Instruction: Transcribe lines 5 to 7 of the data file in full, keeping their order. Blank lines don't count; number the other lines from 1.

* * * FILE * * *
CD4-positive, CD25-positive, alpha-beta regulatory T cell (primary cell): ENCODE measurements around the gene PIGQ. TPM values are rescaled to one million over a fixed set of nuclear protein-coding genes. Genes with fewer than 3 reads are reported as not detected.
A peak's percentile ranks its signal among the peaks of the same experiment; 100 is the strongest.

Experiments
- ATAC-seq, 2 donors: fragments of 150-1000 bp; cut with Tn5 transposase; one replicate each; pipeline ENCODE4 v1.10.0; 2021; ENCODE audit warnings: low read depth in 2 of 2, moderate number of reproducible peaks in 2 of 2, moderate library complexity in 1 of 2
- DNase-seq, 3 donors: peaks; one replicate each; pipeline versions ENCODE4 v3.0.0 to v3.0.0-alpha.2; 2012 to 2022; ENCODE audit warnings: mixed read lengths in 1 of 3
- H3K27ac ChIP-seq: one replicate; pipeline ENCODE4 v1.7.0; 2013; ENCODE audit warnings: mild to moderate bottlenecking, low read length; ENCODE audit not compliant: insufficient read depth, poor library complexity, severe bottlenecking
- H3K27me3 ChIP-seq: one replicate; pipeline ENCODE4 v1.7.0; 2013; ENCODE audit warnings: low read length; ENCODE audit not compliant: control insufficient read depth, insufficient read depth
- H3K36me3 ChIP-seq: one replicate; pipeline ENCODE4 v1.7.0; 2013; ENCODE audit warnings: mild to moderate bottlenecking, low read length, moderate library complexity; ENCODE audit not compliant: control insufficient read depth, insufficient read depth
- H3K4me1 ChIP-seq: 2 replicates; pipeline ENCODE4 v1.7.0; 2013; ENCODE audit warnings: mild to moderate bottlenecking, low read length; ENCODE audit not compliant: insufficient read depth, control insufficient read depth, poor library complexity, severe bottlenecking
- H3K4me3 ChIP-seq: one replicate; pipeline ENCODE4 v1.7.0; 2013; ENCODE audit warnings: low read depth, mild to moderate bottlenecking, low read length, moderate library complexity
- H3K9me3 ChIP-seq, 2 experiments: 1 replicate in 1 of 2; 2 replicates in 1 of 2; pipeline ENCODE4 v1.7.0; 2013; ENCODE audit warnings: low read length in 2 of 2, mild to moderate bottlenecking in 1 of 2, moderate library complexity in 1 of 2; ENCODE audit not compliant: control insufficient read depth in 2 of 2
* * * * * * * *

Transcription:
- DNase-seq, 3 donors: peaks; one replicate each; pipeline versions ENCODE4 v3.0.0 to v3.0.0-alpha.2; 2012 to 2022; ENCODE audit warnings: mixed read lengths in 1 of 3
- H3K27ac ChIP-seq: one replicate; pipeline ENCODE4 v1.7.0; 2013; ENCODE audit warnings: mild to moderate bottlenecking, low read length; ENCODE audit not compliant: insufficient read depth, poor library complexity, severe bottlenecking
- H3K27me3 ChIP-seq: one replicate; pipeline ENCODE4 v1.7.0; 2013; ENCODE audit warnings: low read length; ENCODE audit not compliant: control insufficient read depth, insufficient read depth